Dear Jewish Fairy Godmother:

I have a position to fill that involves a mix of high-level quantitative
and technical sill and also helping with office support. The high-end
functions are specialized but a smart person could learn them with a
good trainer. The office skills are simplistic and tedious – answering
phones and doing filing procedures so that all records are accessible to
other staff. The real critical factor is a sense of teamwork, because it is
a four-person office. The rest of us are women. We all answer the
phone as needed (it happens in spurts) even though our jobs are also
technical. We have never had a problem working around one another’s
busy times. I have a male applicant who knows the quant work cold
but I&'m worried the new guy might be a prima donna and think he&'s
too good for the office work. I don&'t want to be biased but I&'m nervous
about spending scarce resources on a bad hire. Am I:


Dear Biased:

You are biased, which comes from decades upon decades of having
women in traditional office support roles. Note that when it began it
was revolutionary even to allow female clerks, so female managers is
something folks a hundred years ago would have been shocked by. I
confess to not being able to watch Mad Men because it feels so
reminiscent of my youth, with men always telling women what to do.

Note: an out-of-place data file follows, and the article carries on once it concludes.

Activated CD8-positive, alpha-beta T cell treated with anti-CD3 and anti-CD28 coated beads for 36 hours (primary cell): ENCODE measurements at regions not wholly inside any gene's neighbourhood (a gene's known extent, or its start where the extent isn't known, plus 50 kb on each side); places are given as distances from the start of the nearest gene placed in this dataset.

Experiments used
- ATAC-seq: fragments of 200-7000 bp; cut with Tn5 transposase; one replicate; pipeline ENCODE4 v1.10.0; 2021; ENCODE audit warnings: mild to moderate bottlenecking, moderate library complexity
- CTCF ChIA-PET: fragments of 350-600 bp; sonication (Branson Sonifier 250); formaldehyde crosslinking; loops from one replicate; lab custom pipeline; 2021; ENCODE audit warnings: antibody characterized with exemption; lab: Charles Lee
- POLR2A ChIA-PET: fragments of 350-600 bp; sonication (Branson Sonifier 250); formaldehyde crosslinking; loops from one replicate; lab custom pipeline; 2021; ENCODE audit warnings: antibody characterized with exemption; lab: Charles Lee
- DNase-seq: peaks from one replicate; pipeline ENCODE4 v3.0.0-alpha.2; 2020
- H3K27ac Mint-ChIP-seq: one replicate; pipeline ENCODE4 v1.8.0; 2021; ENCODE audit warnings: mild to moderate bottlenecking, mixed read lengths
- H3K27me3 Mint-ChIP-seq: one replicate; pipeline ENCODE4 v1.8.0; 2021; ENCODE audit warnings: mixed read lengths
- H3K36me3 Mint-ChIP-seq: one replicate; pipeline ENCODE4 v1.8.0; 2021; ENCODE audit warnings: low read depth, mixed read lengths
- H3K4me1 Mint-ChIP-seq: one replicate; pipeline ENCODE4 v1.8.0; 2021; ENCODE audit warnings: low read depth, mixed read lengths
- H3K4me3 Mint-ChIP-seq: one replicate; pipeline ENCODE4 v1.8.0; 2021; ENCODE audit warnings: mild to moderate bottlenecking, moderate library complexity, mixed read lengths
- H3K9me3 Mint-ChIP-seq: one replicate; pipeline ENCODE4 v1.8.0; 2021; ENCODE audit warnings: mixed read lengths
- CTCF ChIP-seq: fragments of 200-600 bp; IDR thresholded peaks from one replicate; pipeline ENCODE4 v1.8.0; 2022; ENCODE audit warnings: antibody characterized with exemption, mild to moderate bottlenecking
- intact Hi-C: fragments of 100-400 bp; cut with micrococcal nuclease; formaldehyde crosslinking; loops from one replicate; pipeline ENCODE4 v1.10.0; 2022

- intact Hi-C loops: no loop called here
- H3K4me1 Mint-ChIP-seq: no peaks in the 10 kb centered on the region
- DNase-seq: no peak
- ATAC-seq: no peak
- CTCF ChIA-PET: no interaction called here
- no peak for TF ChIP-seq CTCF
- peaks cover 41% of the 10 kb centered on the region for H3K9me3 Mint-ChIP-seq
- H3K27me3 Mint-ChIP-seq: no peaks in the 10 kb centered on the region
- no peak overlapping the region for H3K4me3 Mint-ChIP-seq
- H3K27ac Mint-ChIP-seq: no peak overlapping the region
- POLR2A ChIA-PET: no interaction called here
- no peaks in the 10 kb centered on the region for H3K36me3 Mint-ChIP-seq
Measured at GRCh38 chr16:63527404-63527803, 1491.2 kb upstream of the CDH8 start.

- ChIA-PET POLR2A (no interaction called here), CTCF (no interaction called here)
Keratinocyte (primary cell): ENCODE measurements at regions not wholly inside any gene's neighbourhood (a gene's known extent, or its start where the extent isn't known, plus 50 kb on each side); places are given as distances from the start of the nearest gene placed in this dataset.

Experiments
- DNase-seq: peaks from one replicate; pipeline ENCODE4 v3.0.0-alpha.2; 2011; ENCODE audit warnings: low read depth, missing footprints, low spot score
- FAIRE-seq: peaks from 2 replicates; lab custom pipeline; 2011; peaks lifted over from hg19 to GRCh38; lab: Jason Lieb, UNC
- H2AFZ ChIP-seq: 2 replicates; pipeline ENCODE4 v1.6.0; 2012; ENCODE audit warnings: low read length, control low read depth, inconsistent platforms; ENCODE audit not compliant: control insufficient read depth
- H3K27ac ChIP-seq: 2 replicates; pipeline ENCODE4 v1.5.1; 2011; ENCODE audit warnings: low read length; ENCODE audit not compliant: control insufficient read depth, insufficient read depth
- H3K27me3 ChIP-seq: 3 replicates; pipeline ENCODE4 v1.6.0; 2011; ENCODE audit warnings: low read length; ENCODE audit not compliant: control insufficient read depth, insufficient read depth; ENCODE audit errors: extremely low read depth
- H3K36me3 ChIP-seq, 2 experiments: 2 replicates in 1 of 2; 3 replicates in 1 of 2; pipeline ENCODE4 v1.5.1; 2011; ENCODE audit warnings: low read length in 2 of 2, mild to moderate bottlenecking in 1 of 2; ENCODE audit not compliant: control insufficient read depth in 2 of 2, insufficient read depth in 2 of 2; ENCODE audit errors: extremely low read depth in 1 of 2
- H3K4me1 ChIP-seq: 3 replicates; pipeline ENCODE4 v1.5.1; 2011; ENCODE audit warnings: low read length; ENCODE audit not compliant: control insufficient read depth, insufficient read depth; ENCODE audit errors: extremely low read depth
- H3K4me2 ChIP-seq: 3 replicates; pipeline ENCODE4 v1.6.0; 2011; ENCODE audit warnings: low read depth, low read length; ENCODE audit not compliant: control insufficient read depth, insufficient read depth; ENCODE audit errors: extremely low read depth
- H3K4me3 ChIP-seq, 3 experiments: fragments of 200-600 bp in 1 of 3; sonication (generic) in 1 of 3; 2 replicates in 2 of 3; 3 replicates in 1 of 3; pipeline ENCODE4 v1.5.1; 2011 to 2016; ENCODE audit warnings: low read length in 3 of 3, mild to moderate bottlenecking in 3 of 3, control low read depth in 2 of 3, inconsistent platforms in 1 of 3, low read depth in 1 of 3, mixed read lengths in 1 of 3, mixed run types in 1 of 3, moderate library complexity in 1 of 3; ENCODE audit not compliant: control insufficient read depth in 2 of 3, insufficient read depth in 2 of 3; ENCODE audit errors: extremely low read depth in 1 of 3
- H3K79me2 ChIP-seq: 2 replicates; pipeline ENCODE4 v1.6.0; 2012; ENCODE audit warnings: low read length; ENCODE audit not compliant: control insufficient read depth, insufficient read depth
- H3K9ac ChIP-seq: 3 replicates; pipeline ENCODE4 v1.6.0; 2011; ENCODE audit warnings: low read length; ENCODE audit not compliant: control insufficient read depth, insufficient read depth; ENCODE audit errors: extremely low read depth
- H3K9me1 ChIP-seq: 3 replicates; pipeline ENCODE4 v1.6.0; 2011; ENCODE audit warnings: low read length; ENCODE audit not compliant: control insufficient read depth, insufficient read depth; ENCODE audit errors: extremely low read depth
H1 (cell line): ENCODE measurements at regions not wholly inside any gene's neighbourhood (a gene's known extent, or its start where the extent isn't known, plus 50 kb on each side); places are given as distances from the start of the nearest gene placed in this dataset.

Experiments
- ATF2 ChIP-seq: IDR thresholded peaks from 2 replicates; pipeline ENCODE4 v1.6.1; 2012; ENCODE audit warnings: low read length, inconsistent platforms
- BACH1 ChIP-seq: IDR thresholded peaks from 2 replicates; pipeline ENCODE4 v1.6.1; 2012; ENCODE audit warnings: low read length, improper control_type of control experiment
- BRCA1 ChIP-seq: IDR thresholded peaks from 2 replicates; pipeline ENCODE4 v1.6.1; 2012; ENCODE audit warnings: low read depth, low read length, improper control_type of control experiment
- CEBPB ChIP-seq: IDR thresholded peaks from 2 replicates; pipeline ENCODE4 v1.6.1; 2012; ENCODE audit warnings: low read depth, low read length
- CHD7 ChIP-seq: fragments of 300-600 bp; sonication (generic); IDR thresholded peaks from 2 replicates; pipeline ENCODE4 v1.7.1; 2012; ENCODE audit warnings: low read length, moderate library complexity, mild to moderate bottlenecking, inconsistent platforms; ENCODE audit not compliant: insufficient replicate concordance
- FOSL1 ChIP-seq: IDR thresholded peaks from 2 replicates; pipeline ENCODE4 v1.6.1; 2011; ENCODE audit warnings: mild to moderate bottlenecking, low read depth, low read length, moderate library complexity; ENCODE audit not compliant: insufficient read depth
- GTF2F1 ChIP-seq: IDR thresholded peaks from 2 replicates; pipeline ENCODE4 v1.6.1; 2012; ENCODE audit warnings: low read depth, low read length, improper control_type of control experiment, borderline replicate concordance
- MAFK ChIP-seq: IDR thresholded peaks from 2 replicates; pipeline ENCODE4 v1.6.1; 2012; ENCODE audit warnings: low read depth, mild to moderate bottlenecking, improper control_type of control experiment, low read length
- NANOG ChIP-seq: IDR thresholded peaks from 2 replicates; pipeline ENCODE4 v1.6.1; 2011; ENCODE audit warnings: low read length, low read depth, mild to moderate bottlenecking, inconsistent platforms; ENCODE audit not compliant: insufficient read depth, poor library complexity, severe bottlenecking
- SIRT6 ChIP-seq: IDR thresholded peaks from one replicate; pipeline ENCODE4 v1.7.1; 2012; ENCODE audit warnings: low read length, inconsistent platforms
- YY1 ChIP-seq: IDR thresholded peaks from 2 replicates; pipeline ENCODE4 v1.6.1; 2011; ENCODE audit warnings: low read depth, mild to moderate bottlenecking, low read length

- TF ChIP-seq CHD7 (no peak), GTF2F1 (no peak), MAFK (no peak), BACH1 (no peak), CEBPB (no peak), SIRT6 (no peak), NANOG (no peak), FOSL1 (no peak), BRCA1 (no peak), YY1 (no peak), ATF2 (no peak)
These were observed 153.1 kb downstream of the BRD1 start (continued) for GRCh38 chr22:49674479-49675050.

But times have changed and what many of us grew up with as the
norm has changed by light years. Grow up and get with the times.
That said, in case your instincts are right, if there is a male boss who
could deliver the message it might add teeth to it. Even if not, make it
bleat that everyone with a capital E answers phones and that keeping
the job is dependant on helping, no matter how good the technical
work is. Set up a schedule of phone zones that’s explicit about who is
first up. Everyone has boring non-technical work they can do during
those times, like filing, email clean up, and other non-quantitative
tasks. Once you are comfortable with him you can get looser about all
this. If this doesn’t feel right, run the ad again and see if you find
someone you really jive with. Beyond your bias, in a very small officer
it is especially important that people like one another.